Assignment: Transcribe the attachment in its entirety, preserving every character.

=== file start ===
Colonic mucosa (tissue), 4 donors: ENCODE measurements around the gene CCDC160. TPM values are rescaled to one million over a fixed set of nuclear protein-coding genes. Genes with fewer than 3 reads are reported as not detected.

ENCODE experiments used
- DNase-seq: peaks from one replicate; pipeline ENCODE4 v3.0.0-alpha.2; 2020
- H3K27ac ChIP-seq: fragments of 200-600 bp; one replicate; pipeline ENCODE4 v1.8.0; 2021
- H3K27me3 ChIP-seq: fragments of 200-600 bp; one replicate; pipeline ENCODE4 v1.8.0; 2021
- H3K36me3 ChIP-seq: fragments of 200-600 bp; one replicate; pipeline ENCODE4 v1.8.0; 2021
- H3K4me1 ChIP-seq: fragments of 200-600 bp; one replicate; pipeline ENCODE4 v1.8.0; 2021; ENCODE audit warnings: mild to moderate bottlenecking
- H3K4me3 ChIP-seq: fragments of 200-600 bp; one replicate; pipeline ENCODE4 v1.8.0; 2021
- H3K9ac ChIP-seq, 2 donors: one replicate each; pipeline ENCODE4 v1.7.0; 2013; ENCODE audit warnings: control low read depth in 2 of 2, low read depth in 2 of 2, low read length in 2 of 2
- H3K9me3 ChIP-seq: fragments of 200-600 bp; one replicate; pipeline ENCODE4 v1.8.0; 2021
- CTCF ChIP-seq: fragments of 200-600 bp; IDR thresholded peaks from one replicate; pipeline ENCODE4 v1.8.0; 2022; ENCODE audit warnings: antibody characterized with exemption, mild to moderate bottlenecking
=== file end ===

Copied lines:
Colonic mucosa (tissue), 4 donors: ENCODE measurements around the gene CCDC160. TPM values are rescaled to one million over a fixed set of nuclear protein-coding genes. Genes with fewer than 3 reads are reported as not detected.

ENCODE experiments used
- DNase-seq: peaks from one replicate; pipeline ENCODE4 v3.0.0-alpha.2; 2020
- H3K27ac ChIP-seq: fragments of 200-600 bp; one replicate; pipeline ENCODE4 v1.8.0; 2021
- H3K27me3 ChIP-seq: fragments of 200-600 bp; one replicate; pipeline ENCODE4 v1.8.0; 2021
- H3K36me3 ChIP-seq: fragments of 200-600 bp; one replicate; pipeline ENCODE4 v1.8.0; 2021
- H3K4me1 ChIP-seq: fragments of 200-600 bp; one replicate; pipeline ENCODE4 v1.8.0; 2021; ENCODE audit warnings: mild to moderate bottlenecking
- H3K4me3 ChIP-seq: fragments of 200-600 bp; one replicate; pipeline ENCODE4 v1.8.0; 2021
- H3K9ac ChIP-seq, 2 donors: one replicate each; pipeline ENCODE4 v1.7.0; 2013; ENCODE audit warnings: control low read depth in 2 of 2, low read depth in 2 of 2, low read length in 2 of 2
- H3K9me3 ChIP-seq: fragments of 200-600 bp; one replicate; pipeline ENCODE4 v1.8.0; 2021
- CTCF ChIP-seq: fragments of 200-600 bp; IDR thresholded peaks from one replicate; pipeline ENCODE4 v1.8.0; 2022; ENCODE audit warnings: antibody characterized with exemption, mild to moderate bottlenecking